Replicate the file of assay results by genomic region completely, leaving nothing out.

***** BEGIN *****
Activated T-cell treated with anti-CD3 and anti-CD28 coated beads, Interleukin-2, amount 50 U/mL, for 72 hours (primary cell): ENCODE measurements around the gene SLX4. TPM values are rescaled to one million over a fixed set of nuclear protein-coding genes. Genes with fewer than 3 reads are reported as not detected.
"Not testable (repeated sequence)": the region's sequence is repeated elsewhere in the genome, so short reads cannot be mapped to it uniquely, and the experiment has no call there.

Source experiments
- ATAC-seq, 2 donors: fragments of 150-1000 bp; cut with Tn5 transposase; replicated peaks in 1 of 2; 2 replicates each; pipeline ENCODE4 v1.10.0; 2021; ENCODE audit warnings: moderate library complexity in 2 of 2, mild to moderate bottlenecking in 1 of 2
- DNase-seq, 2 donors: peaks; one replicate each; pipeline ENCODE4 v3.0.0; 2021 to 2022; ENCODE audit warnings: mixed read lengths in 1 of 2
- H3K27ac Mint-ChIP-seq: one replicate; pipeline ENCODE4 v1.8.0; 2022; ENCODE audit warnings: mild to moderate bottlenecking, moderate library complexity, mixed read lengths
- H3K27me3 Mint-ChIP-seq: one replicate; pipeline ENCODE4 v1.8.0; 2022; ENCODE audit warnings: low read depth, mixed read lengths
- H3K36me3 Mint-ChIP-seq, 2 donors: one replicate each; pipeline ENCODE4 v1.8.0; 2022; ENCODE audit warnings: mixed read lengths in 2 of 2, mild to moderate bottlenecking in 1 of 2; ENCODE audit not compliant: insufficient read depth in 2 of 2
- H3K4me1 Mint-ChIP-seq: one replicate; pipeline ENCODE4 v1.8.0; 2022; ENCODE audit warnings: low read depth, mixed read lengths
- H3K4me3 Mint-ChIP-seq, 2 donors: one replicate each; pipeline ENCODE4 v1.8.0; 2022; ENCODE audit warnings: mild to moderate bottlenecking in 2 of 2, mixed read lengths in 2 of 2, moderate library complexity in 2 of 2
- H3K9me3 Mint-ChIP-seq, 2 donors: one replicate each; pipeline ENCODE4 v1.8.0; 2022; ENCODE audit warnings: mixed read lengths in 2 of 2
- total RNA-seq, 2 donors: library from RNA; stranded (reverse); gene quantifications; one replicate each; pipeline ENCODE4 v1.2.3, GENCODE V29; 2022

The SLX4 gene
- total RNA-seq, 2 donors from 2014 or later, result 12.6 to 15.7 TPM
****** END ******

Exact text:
Activated T-cell treated with anti-CD3 and anti-CD28 coated beads, Interleukin-2, amount 50 U/mL, for 72 hours (primary cell): ENCODE measurements around the gene SLX4. TPM values are rescaled to one million over a fixed set of nuclear protein-coding genes. Genes with fewer than 3 reads are reported as not detected.
"Not testable (repeated sequence)": the region's sequence is repeated elsewhere in the genome, so short reads cannot be mapped to it uniquely, and the experiment has no call there.

Source experiments
- ATAC-seq, 2 donors: fragments of 150-1000 bp; cut with Tn5 transposase; replicated peaks in 1 of 2; 2 replicates each; pipeline ENCODE4 v1.10.0; 2021; ENCODE audit warnings: moderate library complexity in 2 of 2, mild to moderate bottlenecking in 1 of 2
- DNase-seq, 2 donors: peaks; one replicate each; pipeline ENCODE4 v3.0.0; 2021 to 2022; ENCODE audit warnings: mixed read lengths in 1 of 2
- H3K27ac Mint-ChIP-seq: one replicate; pipeline ENCODE4 v1.8.0; 2022; ENCODE audit warnings: mild to moderate bottlenecking, moderate library complexity, mixed read lengths
- H3K27me3 Mint-ChIP-seq: one replicate; pipeline ENCODE4 v1.8.0; 2022; ENCODE audit warnings: low read depth, mixed read lengths
- H3K36me3 Mint-ChIP-seq, 2 donors: one replicate each; pipeline ENCODE4 v1.8.0; 2022; ENCODE audit warnings: mixed read lengths in 2 of 2, mild to moderate bottlenecking in 1 of 2; ENCODE audit not compliant: insufficient read depth in 2 of 2
- H3K4me1 Mint-ChIP-seq: one replicate; pipeline ENCODE4 v1.8.0; 2022; ENCODE audit warnings: low read depth, mixed read lengths
- H3K4me3 Mint-ChIP-seq, 2 donors: one replicate each; pipeline ENCODE4 v1.8.0; 2022; ENCODE audit warnings: mild to moderate bottlenecking in 2 of 2, mixed read lengths in 2 of 2, moderate library complexity in 2 of 2
- H3K9me3 Mint-ChIP-seq, 2 donors: one replicate each; pipeline ENCODE4 v1.8.0; 2022; ENCODE audit warnings: mixed read lengths in 2 of 2
- total RNA-seq, 2 donors: library from RNA; stranded (reverse); gene quantifications; one replicate each; pipeline ENCODE4 v1.2.3, GENCODE V29; 2022

The SLX4 gene
- total RNA-seq, 2 donors from 2014 or later, result 12.6 to 15.7 TPM